Bettridge, listed at 5-foot-10, 175 pounds, had a solid freshman season, connecting on 12 of his 14 point-after attempts and 7 of his 10 field-goal tries, including a career-long, 47-yarder against Louisville. He became the first Wahoo kicker to convert four field goals in a game since Ian Frye in 2015 when he hit from 24, 27, and twice from 41 yards out against Miami on Oct. 29.

Brendan Farrell (5-for-6 extra points; 4-for-8 field goals for UVA in ‘22) transferred to South Florida and Justin Duenkel is no longer on the roster, leaving the competition between Bettridge, Ganyard, sophomore Vadin Bruot and freshman Elijah Slibeck.

Senior punter Daniel Sparks was the lone Wahoo to make the Preseason All-ACC Team last month, and the Minnesota transfer is expected to have another successful year. The 6-6, 213-pounder punted 46 times last season (12 of them downed inside the 20-yard line) for a total of 2,113 yards, an average of 45.9 yards per boot (tops in the ACC and eighth in Division I), tying the school’s single-season mark. Gaither said everything revolves around what Sparks can do with his leg.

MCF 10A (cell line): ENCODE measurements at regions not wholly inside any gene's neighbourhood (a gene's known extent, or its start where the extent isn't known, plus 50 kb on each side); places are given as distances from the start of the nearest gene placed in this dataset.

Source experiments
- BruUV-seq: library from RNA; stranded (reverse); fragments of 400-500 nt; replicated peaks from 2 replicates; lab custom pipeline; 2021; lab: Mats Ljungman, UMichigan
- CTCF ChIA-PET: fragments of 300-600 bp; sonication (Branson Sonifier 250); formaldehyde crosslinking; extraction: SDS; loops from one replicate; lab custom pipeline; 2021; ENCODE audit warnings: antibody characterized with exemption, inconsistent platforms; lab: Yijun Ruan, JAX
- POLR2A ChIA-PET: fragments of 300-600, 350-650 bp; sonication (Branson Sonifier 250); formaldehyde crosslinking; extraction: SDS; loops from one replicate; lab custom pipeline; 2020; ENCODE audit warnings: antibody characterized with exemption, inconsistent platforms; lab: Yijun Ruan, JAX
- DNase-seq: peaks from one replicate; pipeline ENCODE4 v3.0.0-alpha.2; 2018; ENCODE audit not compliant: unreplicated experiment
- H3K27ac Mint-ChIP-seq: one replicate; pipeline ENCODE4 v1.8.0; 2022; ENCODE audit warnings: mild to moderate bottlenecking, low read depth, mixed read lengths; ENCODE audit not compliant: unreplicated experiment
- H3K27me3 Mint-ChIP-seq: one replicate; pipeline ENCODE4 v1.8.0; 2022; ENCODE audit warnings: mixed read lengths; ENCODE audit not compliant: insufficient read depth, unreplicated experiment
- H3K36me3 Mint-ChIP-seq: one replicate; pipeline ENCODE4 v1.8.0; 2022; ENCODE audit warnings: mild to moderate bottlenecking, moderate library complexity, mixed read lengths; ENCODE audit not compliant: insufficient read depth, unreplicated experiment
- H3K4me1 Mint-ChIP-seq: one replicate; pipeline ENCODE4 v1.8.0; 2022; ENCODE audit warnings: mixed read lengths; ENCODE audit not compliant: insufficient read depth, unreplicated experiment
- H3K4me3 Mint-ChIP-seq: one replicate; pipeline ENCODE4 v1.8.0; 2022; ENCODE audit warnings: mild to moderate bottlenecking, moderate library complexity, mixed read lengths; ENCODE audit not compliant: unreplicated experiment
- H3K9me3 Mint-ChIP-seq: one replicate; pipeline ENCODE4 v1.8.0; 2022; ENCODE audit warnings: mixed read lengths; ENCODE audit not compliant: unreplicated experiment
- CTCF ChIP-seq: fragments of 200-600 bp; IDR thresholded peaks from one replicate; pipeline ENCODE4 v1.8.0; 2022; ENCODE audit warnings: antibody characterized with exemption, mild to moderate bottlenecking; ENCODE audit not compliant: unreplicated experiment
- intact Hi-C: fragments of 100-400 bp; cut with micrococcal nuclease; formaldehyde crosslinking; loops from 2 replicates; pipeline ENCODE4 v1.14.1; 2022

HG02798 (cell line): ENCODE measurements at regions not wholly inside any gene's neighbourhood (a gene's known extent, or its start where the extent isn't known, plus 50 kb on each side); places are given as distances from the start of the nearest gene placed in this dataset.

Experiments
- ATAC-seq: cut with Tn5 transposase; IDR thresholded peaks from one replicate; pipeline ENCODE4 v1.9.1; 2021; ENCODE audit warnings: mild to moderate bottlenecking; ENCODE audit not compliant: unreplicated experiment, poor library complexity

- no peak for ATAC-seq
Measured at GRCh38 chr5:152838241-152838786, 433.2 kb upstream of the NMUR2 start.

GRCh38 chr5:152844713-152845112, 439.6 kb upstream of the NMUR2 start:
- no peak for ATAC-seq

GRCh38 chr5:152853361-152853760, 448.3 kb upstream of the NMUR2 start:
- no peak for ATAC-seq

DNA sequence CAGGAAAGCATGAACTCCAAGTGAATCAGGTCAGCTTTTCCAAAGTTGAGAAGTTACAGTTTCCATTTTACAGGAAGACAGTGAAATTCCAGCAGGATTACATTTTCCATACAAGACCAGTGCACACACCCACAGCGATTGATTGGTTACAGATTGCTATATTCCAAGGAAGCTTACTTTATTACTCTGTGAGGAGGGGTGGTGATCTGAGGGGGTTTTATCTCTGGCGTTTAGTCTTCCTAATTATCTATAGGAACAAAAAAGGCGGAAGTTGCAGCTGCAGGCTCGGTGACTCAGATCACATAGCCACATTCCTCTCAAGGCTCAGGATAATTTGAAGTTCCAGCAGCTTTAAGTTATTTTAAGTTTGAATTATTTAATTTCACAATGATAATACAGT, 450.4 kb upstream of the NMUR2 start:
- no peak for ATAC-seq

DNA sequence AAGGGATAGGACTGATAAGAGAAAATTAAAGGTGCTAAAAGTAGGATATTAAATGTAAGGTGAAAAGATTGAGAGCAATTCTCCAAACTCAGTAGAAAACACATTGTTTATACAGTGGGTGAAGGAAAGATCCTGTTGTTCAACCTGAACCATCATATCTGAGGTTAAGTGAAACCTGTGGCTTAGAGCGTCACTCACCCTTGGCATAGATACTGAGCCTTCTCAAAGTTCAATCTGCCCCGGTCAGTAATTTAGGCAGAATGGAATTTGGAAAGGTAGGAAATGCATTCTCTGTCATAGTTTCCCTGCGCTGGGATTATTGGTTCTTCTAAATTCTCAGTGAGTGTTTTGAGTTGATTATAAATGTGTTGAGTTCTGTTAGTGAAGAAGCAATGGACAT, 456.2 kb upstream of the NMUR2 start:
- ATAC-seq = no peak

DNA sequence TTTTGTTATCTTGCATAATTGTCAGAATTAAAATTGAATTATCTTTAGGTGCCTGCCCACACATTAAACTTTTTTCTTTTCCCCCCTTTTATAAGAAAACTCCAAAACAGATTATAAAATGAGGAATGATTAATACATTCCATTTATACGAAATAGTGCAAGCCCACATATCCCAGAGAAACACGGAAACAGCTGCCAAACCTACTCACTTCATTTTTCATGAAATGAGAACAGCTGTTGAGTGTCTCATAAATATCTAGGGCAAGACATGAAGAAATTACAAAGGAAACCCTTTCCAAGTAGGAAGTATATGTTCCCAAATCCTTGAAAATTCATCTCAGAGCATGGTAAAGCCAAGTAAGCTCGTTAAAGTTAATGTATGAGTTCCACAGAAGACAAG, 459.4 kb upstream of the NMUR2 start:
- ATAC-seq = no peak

“Sparky is just like a quarterback. He’s a weapon,” said the coach. “I mean, he can flip the field with his kick. He’s done a great job as far as ball placement and hang time, and we’ve got to do a good job protecting him and allowing him to be himself, because he is a weapon for our team.”

Graduate Aidan Livingston, who transferred in from Boston College prior to last season, is expected to retain the long-snapping duties. In terms of punt and kickoff coverage, Gaither is pleased with the groups he has at his disposal.

“We’re still a work in progress, but it should be much improved,” he said. “But it starts with ball placement, and then it starts with obviously having some capable gunners that can get down there and force a fair catch or down the ball. So we worked really hard at that as far as the coverage aspect of it.”

On the flip side, speedy veteran wideout Demick Starling, sure-handed sophomore Ethan Davies and true freshman Suderian Harrison are all among the group of Cavaliers who could be called upon to return kicks in 2023, according to Gaither.